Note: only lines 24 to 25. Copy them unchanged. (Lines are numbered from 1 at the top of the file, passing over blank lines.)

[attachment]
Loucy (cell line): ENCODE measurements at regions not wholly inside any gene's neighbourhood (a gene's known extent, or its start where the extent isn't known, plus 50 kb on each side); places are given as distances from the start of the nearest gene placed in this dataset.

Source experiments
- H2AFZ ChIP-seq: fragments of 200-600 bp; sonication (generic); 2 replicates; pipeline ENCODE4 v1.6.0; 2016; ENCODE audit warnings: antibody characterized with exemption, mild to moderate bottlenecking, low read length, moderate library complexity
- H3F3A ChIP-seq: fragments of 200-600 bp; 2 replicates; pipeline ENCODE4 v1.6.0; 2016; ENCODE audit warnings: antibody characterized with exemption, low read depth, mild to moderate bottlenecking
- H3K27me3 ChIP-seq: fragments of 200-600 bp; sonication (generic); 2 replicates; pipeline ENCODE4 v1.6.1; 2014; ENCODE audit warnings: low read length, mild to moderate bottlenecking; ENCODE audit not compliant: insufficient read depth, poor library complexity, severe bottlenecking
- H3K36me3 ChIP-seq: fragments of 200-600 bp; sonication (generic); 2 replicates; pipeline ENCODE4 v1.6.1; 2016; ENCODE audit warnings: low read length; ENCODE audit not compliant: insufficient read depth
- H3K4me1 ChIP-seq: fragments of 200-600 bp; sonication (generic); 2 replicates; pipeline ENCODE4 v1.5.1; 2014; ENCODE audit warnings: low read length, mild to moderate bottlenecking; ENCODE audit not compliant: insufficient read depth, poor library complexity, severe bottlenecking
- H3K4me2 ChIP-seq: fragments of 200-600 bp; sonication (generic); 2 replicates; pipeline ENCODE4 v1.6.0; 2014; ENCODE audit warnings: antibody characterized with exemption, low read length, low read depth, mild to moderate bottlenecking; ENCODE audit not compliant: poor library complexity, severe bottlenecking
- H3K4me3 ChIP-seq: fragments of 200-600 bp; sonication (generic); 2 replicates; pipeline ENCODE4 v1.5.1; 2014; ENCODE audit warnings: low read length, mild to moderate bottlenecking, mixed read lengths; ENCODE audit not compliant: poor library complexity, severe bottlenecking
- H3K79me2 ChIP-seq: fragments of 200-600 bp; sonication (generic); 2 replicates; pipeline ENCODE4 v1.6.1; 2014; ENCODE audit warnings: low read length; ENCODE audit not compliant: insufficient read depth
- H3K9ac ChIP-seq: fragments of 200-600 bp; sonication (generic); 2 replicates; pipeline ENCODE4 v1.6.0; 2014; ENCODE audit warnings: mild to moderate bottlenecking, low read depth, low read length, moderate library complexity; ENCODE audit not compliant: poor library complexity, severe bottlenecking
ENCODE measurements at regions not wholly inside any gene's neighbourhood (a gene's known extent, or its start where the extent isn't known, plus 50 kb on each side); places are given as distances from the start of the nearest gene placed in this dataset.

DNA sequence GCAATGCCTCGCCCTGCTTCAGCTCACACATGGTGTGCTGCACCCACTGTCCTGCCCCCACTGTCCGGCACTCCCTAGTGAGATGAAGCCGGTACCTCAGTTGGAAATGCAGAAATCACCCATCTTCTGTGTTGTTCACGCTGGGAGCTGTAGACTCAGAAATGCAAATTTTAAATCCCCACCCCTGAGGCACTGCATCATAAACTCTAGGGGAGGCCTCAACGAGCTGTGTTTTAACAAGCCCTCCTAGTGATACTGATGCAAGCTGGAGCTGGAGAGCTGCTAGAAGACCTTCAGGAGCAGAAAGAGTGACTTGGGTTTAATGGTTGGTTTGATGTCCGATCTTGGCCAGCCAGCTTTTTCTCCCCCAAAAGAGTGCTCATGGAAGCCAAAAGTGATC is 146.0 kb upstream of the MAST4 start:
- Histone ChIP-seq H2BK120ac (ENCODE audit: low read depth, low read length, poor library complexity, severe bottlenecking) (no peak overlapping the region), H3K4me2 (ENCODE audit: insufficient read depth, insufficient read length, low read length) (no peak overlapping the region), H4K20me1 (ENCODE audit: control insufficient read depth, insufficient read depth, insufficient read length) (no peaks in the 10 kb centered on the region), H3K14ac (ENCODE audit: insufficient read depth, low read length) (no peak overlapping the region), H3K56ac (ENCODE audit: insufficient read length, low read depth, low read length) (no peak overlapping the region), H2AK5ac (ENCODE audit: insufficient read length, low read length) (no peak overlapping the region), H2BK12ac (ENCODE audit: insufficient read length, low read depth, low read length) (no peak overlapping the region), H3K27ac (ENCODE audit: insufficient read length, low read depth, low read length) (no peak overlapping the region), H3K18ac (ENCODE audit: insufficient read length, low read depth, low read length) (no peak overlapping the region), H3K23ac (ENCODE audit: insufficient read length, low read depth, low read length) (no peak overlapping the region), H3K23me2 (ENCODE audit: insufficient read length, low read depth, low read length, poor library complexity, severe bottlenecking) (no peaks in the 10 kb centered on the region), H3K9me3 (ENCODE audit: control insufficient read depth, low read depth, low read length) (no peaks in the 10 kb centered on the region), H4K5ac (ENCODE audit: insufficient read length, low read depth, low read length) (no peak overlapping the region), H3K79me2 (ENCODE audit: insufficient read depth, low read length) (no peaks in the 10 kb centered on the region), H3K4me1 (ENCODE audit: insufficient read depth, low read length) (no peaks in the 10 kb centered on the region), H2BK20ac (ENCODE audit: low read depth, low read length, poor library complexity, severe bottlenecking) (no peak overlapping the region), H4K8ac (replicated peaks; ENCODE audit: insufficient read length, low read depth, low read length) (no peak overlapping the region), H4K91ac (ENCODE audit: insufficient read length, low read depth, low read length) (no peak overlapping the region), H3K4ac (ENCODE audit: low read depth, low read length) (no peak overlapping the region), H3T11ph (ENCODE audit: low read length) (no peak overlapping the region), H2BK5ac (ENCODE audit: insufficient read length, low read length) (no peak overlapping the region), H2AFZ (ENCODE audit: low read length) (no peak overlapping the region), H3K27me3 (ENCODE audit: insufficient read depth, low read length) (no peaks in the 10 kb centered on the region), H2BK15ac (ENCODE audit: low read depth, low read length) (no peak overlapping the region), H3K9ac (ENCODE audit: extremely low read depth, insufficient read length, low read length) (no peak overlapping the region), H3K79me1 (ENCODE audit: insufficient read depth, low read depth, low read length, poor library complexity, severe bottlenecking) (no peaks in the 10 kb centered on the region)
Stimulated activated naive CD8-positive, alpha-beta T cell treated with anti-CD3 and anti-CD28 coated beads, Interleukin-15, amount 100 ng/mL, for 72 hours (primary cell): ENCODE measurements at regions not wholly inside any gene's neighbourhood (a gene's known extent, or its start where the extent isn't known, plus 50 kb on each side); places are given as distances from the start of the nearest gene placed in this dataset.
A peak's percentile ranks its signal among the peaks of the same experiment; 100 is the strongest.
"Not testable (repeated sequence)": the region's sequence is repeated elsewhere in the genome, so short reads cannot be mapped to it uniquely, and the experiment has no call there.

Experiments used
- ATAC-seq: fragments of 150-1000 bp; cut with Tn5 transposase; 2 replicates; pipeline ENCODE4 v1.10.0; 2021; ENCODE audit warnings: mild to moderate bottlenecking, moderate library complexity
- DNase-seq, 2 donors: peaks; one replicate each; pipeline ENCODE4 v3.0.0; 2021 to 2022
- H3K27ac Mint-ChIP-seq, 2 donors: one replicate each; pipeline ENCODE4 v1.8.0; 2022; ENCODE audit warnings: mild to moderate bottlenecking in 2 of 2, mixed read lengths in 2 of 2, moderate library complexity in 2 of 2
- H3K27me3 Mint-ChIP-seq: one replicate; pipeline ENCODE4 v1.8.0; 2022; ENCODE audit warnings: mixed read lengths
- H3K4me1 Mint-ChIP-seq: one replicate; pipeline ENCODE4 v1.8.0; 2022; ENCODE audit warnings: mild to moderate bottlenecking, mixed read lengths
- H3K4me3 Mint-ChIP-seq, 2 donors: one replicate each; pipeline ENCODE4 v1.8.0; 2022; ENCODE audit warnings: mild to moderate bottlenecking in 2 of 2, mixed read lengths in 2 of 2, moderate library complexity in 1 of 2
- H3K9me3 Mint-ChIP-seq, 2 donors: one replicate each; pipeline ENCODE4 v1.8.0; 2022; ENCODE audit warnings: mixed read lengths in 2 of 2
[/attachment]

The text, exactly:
- H3K4me3 Mint-ChIP-seq, 2 donors: one replicate each; pipeline ENCODE4 v1.8.0; 2022; ENCODE audit warnings: mild to moderate bottlenecking in 2 of 2, mixed read lengths in 2 of 2, moderate library complexity in 1 of 2
- H3K9me3 Mint-ChIP-seq, 2 donors: one replicate each; pipeline ENCODE4 v1.8.0; 2022; ENCODE audit warnings: mixed read lengths in 2 of 2